Jason Jackson's prize-winning fiction appears regularly in print and online. Recently his work has featured in Fractured Lit, Craft Literary and the charity anthology You Are Not Alone, Jason’s story Mess of Love was awarded 3rd place in the 2020 Retreat West Short Story Competition and his flash In my dream I see my son is featured in Best Microfictions 2020. Jason is also a photographer, and his prose/photography piece The Unit is published by A3 Press. Follow Jason on Twitter @jj_fiction
One day, you feel a stuttering of your heart, so you stop, hold your breath, and it goes quickly away. But it’s enough.
That night, you don’t sleep. You lie awake, and the ceiling is a cracked map of the past. You watch time as it ticks from the clock, filling the room with itself, and you can’t breathe, so you try to feel your heart, the beating of it, but there’s nothing.
The next day, you go to the doctor’s — an emergency, you say, sweating on the phone — and you wait on a plastic chair next to a slot on the wall where people post their sample bottles, until the receptionist calls your name.
The doctor is a fat man who doesn’t look at you, but he listens as you tell him your heart beats too fast sometimes, that at other times it doesn’t beat at all, and he tells you to unbutton your shirt. The stethoscope sticks to the cold sweat and the hairs on your chest, and the brush of the fat doctor’s thumb just below your nipple is your first human contact for weeks.
He tells you there seems to be nothing wrong, but that it’s always good to get these things checked out, so he makes an appointment at the hospital. You thank him as you stand up, and you walk out of the room, out of the surgery, into the cold of February. You sit down on a wall where there is still some snowmelt, and you cry.
That night, you get drunk. There’s the old postcard on your wall of a middle-aged couple waltzing in what seems to be a motel room in the fifties, and you’re dancing around the room like them, arms held exactly as if you were holding the woman. The silence makes music in your head, and your heart has a rhythm like the hooves of a horse. You dance like this, with the lights off and your slippers on, until the music fades and you stand in the middle of the room, suddenly ridiculous.
Weeks later, and the hospital waiting room is full of old people trying to smile. There are fish in a tank, all the colours you have ever seen in your life, purple on yellow, red with green. The sunlight through the blinds casts diagonals across the glass. You wait, and you don’t mind waiting, until finally a tall woman wearing jeans under her white coat comes out and says your name.
As she connects you to a machine she tells you that she needs to take some readings, and that Doctor Prentice will take a good look at you to make sure everything is fine. It’s like being a child again, and as you listen to the click and the whirr of the machine, you look at the discs taped to your chest and you imagine yourself in a film. There will be spaceships and monsters and a beautiful alien woman — she might be green, and then turn blue when she falls in love with you — and thinking about this, you sleep, briefly, because these weeks have been long, these weeks have been heavy.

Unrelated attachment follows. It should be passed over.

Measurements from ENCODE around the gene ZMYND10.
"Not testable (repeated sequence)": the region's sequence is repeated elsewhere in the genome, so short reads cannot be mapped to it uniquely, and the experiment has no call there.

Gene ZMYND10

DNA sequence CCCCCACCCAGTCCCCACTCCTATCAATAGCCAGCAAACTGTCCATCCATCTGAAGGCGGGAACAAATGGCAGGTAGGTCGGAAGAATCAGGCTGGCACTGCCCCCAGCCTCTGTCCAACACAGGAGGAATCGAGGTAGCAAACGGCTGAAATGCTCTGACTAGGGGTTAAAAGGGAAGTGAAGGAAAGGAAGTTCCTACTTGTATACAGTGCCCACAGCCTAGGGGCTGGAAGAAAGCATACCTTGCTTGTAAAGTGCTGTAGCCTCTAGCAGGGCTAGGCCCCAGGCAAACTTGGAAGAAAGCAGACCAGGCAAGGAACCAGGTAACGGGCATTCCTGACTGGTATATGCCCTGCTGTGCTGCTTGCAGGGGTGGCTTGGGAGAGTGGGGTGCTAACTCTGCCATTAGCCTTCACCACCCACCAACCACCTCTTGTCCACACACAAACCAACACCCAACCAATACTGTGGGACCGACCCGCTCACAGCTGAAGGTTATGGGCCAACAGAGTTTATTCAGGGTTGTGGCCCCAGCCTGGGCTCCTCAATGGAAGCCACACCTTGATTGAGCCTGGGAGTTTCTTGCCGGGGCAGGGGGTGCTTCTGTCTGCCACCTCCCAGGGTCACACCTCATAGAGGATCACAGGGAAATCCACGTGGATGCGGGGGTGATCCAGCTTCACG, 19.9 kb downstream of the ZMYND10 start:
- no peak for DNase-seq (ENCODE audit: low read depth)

The doctor is young. He’s wearing an open-necked shirt and he taps a pen against his desk as he reads the printout. There’s something wrong, he says. Not a big thing, but something. He wants to monitor you for a couple of weeks, and to do that he’ll need to strap a yellow box to your chest.
He shows you the box. It looks like the small midsection of a child’s metal truck, with its smooth lines and black lettering. There are wires coming off either side, and the doctor gives you some adhesive discs. He shows you how to attach the discs to your chest, above and below your heart, and then he secures the wires. The box has a black strap built into it, and the doctor pulls it tight around your torso. He does all of this slowly and calmly and you nod at him, showing willing, but you cannot speak. There’s a button on the top of the box to press whenever you have what he calls — in a soft, pleasant voice — an episode. He sits behind his desk again, and it’s only then you can get up, thank him, assure him you understand. You must bring the box back in two weeks, he says, and the results will be ready in a month.
You speak to the nurse outside about another appointment. Before you leave, you watch the fish for a while, but the colours seem less vibrant now the sunlight through the window has faded.
That night is the first for you and the box, and you wait to feel something, but your heart beats with the beat of a thing that has been beating that way for a thousand years and will continue to beat that way for a thousand more.
You cook salmon, open a bottle of cheap white wine, and after you’ve eaten — after you’ve washed the dishes, the pan, the knife and the fork —you go to the mirror in the bedroom, take off your shirt, and you look at your reflection. You take off your trousers, your socks, your boxers too, and you stand naked in the shadow cast by the lamplight.
As you walk from bedroom to living-room, you feel the weight of the box, like responsibility, like hope, like love. You lift your arms and you hold them out as you begin to waltz. It’s a dance you only know from the postcard, but you’ve been dancing it for years. You look at the man holding tightly onto the woman in the blue dress, imagining yourself pulling her close, and it’s only then you feel the heartbeat coming from the box, its rhythm a counterpoint to your own.
First published in The Nottingham Review